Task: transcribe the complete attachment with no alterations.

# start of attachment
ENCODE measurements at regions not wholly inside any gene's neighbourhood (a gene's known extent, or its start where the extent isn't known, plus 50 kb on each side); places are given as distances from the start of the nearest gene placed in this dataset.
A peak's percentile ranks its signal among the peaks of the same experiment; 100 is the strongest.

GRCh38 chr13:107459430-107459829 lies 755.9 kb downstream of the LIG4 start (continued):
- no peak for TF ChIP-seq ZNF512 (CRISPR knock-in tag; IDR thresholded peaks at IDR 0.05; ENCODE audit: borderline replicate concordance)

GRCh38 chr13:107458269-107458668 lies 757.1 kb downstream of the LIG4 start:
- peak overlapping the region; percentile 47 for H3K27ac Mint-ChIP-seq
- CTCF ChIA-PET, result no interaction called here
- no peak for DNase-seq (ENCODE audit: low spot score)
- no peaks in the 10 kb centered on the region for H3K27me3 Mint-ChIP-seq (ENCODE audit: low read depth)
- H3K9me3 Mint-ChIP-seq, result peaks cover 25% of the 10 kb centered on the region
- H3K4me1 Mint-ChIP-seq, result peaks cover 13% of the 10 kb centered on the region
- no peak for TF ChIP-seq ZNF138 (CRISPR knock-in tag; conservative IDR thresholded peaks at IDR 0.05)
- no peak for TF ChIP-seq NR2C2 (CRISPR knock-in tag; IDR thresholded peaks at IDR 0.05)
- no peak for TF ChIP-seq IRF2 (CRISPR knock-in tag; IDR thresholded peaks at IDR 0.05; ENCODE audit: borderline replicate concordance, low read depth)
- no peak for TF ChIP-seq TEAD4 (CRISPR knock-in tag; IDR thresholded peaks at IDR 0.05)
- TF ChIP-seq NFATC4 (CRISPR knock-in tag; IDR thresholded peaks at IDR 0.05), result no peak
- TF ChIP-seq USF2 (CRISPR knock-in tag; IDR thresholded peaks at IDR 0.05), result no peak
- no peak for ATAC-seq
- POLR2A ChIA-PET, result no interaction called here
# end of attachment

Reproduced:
ENCODE measurements at regions not wholly inside any gene's neighbourhood (a gene's known extent, or its start where the extent isn't known, plus 50 kb on each side); places are given as distances from the start of the nearest gene placed in this dataset.
A peak's percentile ranks its signal among the peaks of the same experiment; 100 is the strongest.

GRCh38 chr13:107459430-107459829 lies 755.9 kb downstream of the LIG4 start (continued):
- no peak for TF ChIP-seq ZNF512 (CRISPR knock-in tag; IDR thresholded peaks at IDR 0.05; ENCODE audit: borderline replicate concordance)

GRCh38 chr13:107458269-107458668 lies 757.1 kb downstream of the LIG4 start:
- peak overlapping the region; percentile 47 for H3K27ac Mint-ChIP-seq
- CTCF ChIA-PET, result no interaction called here
- no peak for DNase-seq (ENCODE audit: low spot score)
- no peaks in the 10 kb centered on the region for H3K27me3 Mint-ChIP-seq (ENCODE audit: low read depth)
- H3K9me3 Mint-ChIP-seq, result peaks cover 25% of the 10 kb centered on the region
- H3K4me1 Mint-ChIP-seq, result peaks cover 13% of the 10 kb centered on the region
- no peak for TF ChIP-seq ZNF138 (CRISPR knock-in tag; conservative IDR thresholded peaks at IDR 0.05)
- no peak for TF ChIP-seq NR2C2 (CRISPR knock-in tag; IDR thresholded peaks at IDR 0.05)
- no peak for TF ChIP-seq IRF2 (CRISPR knock-in tag; IDR thresholded peaks at IDR 0.05; ENCODE audit: borderline replicate concordance, low read depth)
- no peak for TF ChIP-seq TEAD4 (CRISPR knock-in tag; IDR thresholded peaks at IDR 0.05)
- TF ChIP-seq NFATC4 (CRISPR knock-in tag; IDR thresholded peaks at IDR 0.05), result no peak
- TF ChIP-seq USF2 (CRISPR knock-in tag; IDR thresholded peaks at IDR 0.05), result no peak
- no peak for ATAC-seq
- POLR2A ChIA-PET, result no interaction called here